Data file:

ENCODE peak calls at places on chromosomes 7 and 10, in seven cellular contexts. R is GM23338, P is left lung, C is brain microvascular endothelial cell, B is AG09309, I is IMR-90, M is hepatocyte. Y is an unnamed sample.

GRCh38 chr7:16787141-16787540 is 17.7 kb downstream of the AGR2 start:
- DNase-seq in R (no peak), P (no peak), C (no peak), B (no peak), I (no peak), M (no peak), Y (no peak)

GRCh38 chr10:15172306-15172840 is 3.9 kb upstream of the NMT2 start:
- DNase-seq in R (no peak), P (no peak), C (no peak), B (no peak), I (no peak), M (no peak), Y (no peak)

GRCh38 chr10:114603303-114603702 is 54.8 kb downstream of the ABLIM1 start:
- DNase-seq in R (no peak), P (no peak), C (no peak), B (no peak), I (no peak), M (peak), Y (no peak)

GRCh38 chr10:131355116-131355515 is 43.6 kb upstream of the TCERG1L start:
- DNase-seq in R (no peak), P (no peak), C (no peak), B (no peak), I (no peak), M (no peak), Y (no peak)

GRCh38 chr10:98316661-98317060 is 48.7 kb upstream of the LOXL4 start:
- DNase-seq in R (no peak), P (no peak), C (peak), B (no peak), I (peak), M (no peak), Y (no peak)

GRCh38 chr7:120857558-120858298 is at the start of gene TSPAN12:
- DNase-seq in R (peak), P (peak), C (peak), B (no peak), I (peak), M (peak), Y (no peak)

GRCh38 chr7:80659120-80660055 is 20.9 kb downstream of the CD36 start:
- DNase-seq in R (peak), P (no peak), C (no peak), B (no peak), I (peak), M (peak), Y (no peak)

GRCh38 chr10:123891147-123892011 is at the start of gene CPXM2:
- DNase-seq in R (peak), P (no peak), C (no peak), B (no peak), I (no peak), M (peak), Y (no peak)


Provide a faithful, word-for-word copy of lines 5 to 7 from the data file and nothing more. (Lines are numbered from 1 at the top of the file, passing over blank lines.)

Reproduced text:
- DNase-seq in R (no peak), P (no peak), C (no peak), B (no peak), I (no peak), M (no peak), Y (no peak)

GRCh38 chr10:114603303-114603702 is 54.8 kb downstream of the ABLIM1 start:
- DNase-seq in R (no peak), P (no peak), C (no peak), B (no peak), I (no peak), M (peak), Y (no peak)